were visible, I couldn't get up the on screen keyboard to close the app or get back
to the home page. That’s were you really need a ‘hard’ ‘home’ key, that takes you
back to a position where you can recover the app or close it, probably just the
same as the ‘show the desktop’ button in Win 7, or perhaps to bring up the Task
Manager, that’s the only thing I can say that this unit is lacking. On those occasions
all I could do to get back to life was to re-boot.
Edit: 3rd Sep 2010 I tried pressing the hard button on the back of the device,
but this just put it into standby mode, when it woke again I had the login screen,
but from there all I could do was click the button to log in, no other options were
available. Once logged back in it took me straight back to my full screen app and
I was back at square one again. If anything this is a limitation of the app, i should
have been able to 'right click' inside the app and choose to come out of full screen
The general feel, performance-wise of the ExoPC is that of a middle range laptop.
The 2GB RAM really helps the CPU, if it were any less I would bet the unit would
run rather laggy. Tap the screen and it responds immediately, and even though its
the prototype screen (most of the time) its quite accurate.
Loading apps like a web browser, Wordpad or PDF reader is quite snappy, there's
not much loading time, (especially with Chrome). Other apps such as Microsoft Word/Excell
take a little longer, 20 seconds or so, but once they're loaded they're very snappy.
Edit: 3rd Sep 2010
This was before I worked out the Windows Media Sharing was running in the background
and eating up all of the CPU! Having done another test, apps like Word, Excell etc.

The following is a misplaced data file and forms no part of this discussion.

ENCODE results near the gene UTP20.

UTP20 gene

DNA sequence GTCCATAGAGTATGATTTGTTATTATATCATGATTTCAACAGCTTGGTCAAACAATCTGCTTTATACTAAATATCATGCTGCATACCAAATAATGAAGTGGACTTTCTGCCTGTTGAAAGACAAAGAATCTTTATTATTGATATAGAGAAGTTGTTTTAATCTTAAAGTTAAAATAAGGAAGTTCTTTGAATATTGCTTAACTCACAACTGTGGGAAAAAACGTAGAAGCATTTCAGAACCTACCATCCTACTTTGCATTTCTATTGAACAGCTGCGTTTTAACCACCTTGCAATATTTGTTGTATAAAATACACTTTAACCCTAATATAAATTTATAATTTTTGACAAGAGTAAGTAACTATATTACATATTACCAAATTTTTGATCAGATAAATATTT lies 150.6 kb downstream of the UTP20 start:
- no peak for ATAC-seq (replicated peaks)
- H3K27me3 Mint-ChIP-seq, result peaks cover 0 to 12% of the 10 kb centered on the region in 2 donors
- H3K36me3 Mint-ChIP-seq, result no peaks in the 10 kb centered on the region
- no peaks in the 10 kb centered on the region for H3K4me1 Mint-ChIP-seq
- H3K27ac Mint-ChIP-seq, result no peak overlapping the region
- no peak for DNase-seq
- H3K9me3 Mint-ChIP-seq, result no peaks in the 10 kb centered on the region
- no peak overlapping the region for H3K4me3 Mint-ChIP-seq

have a load time just a tad behind the browsers, so quite quick. (Stupid Windows
Media Sharing!) . . . . Actually its a good feature if you have a REALLY powerful
machine to do it on.
Edit: 15th Sep 2010
With the new SSD in the unit things are really speeding up! The ExoPC was snappy
before but now things like office 2010 apps load up and a couple of seconds! Applications
install faster and things like Photoshop load quicker too. There really is a VAST
difference between these two SSD drives. The upgrade was definitely worth the two
week extra wait!
Please see the comparrison videos below.
Original slower SSD
New super fast SSD
Web-browsing on the ExoPC is an area where it shines, obviously we have so much
choice with browsers and because the big three are 'touch enabled' there's no fiddling
with the tiny thin scroll bar to navigate up & down the page. Obviously flash
is supported (Windows 7 OS) so Youtube and various websites that embed flash, whether
it be videos or games or just banners work perfectly and fluidly.
I varied the way I held the ExoPC depending on mood, sometimes I'd use one hand
(left) gripping between my thumb and index finger, and tap the buttons and keyboard
with my right, other times I'd place the ExoPC in the palm of my left hand and half
support it with my wrist, its all down to personal preference.
Web Browsing Comparison
Pinch Zoom Revisited
I found myself in the landscape mode almost 90% of the time, only moving to portrait
for testing or reading PDF's. The current software for rotating the screen is very
crude, the screen goes black and the transition is pretty unpleasent! All this will
be solved in the final version though and we'll see a smooth transition with no
'black screen' effect. To add to that the software is way too sensitive in this
prototype, something that has been ironed out also for the
FP units that you will buy.
The basic version of the UI that was installed on the prototype was in fact that,
pretty basic, but that doesnt mean it wasnt a good concept. To be able to organise
your games, apps, music & videos like they intend it to is genius and the UI itself
is simple & easy, just what you want for a touch user interface..
This is one of the main features that got me excited about the ExoPC, the ability
to output 1080p video to your HD TV!
First thing I did was go and buy a mini HDMI to HDMI lead from beleive it or not,
Tesco's for about £10.00
My HDMI output demonstration video (link below) says it all. The whole process was
quick, easy and had amazing results. The picture on my TV was crystal clear, crisp
and free from jittering or staggered playback. You can either choose to output the
audio through the HDMI lead to your TV, through the in-built speakers, or the option
I chose the 3.5mm headphone/line-out jack. This enabled me to run the audio through